When a dying star exploded, it shot out a "bullet" of matter that's speeding away at about five million miles (eight million kilometers) an hour, as seen in a new picture of the supernova remnant N49.
The image, released Monday, combines visible-light data from the Hubble Space Telescope (yellow) and x-ray data from the Chandra X-ray Observatory (blue). Rich in silicon, sulfur, and neon, the bullet appears to be traveling away from a bright source of light near the top of the remnant, which astronomers say might be the neutron star left over after the massive star collapsed and exploded.
At that stage of its mission, Atlantis was approaching the space station "upside down" so crew members aboard the station could check the shuttle's heat shield for damage. That means the shuttle's open payload bay was facing Earth at the time this picture was snapped.
Light from bubbles, shock waves, and clusters of newborn stars spangles the nearby spiral galaxy NGC 1313 in a composite picture released May 25 by the Gemini Observatory.
The image contains data on three wavelengths of visible light, as seen by the Gemini South telescope in Chile. Red represents ionized hydrogen, green shows ionized oxygen, and blue shows ionized helium.
NGC 1313 is a starburst galaxy, or one that shows an unusually high rate of star formation. Normally galaxies get a star-making boost from interactions with their neighbors—close galactic encounters can create gravitational effects that ignite stellar birth. But NGC 1313 is a drifter, far from other galaxy groups, so the reason for its starburst activity is a mystery.
Image courtesy Travis Rector, Gemini Observatory/University of Alaska
In a cosmic case of a "mother" eating her young, matter from the extrasolar planet WASP-12b gets pulled toward its sunlike parent star in an artist's depiction.
The Jupiter-like gas giant planet orbits just two million miles from its star in our own Milky Way galaxy. Being so close means that WASP-12b is the hottest known planet in the galaxy.
On May 20 scientists announced that new observations of the system made by the Hubble Space Telescope confirm that WASP-12b is losing mass to its star, and it's happening so fast that the planet probably has just ten million years left to live.
The small crater is actually in the floor of a larger crater in the southwestern part of the near side of the moon. Scientists were able to trace the boulder's path as it rolled down the larger crater's wall based on the tracks it left in the lunar soil. The team thinks the boulder was shaken loose from its resting place by a minor impact or moonquake.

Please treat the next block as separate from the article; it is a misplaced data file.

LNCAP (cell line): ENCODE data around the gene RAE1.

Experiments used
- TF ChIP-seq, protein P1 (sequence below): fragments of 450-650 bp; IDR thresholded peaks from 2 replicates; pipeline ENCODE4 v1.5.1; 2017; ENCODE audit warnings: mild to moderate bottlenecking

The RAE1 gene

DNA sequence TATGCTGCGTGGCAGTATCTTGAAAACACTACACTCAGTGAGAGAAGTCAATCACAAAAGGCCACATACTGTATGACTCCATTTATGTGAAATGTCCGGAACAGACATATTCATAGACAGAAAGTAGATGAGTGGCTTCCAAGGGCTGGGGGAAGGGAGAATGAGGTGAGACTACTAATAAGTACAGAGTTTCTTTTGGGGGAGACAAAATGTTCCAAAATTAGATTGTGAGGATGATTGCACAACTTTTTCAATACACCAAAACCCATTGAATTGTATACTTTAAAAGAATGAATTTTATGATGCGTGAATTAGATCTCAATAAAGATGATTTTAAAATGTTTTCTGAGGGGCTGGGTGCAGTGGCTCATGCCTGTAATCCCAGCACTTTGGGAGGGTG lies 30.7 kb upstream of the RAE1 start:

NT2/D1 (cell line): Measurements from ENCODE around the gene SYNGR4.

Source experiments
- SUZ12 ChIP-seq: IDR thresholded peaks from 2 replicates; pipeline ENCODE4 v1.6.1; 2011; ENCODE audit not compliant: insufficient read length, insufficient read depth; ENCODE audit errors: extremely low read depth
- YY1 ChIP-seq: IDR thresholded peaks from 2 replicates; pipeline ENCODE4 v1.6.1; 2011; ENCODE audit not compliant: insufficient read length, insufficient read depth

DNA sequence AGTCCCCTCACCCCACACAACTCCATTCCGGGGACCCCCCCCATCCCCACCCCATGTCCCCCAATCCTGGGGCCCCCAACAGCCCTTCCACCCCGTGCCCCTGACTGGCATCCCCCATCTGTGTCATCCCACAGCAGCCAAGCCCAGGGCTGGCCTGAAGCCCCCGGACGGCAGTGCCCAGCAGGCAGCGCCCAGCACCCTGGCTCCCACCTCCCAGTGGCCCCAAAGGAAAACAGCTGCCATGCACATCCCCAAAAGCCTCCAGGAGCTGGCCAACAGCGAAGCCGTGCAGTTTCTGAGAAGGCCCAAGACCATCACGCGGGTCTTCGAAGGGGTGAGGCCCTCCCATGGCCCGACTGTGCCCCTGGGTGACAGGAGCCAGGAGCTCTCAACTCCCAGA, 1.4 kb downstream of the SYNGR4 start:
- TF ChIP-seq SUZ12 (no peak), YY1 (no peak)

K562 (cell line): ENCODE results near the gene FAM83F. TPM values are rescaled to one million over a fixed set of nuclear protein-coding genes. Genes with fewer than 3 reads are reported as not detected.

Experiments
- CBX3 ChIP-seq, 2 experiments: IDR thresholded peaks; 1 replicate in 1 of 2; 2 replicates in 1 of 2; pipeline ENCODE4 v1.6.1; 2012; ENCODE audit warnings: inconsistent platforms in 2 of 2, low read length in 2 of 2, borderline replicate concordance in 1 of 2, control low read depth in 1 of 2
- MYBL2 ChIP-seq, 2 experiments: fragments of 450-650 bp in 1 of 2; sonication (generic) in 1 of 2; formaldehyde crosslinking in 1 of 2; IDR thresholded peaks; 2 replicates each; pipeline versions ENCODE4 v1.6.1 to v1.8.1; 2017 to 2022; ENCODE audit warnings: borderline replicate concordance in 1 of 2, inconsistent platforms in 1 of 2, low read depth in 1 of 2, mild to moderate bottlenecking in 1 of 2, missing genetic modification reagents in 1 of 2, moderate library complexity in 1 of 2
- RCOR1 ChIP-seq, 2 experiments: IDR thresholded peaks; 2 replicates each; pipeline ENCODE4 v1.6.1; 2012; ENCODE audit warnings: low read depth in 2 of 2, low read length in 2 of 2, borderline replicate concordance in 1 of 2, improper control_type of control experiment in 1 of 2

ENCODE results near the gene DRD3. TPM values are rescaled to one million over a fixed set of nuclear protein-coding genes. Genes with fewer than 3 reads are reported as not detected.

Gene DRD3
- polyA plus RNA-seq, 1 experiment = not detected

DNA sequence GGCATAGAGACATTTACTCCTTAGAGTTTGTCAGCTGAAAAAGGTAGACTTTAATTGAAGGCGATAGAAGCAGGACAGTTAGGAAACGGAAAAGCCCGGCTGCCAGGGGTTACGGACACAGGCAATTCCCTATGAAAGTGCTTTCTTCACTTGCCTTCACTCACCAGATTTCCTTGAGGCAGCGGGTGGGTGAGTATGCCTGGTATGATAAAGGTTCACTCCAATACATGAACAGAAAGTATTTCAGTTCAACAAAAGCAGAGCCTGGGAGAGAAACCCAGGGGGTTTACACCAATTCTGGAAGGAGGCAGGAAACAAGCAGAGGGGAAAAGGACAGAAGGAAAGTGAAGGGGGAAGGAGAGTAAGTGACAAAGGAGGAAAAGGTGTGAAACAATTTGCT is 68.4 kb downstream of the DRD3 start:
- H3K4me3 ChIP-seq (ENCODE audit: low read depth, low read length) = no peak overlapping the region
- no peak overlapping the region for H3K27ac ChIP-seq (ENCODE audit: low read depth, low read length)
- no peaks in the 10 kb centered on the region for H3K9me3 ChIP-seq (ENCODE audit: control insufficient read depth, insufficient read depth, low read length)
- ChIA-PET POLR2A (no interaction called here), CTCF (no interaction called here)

Image courtesy NASA/GSFC/Arizona State University
Heart and Soul
A new infrared picture is giving astronomers an unprecedented glimpse into the "heart" and "soul" of the Perseus Arm, one of the spiral arms of our Milky Way galaxy.
The Heart nebula (right) was named for its resemblance to a human heart. Like its neighbor the Soul nebula, the swirling cloud of gas and dust is a star-forming region. Intense radiation and winds from the newborn stars inside have carved giant bubbles in these two clouds, giving the nebulae their distinctive shapes.
Green jets of charged particles stream from dark blobs of gas and dust thought to surround newborn twin stars in a series of six pictures released May 20 and taken by NASA's Spitzer Space Telescope.
Two of the six blobs—seen at top left and top middle—are already known to house twin, or binary, stars. Astronomers think irregularly shaped gas-and-dust envelopes, like those around the two stars, might be what trigger binary stars to form. (Related picture: "First Proof 'Tight' Double Suns Can Have Planets.")
Image courtesy NASA/JPL-Caltech/University of Michigan
An oddly flat-looking solar filament seems to create a scar on the sun's surface in a picture taken from the ground on May 17 by U.K.-based astrophotographer Pete Lawrence.
A few days before the shot was taken, a solar prominence had appeared on the sun. A prominence is a region of very dense, cool gas that rises above the solar surface but is held in place by the sun's magnetic fields. Seen along the edge of the sun's disk, prominences appear as bright loops against the dark expanse of space.
When the sun rotates, however, we see the same prominences against the warmer, brighter solar surface, where they resemble dark "cracks" (as above) and are then called filaments.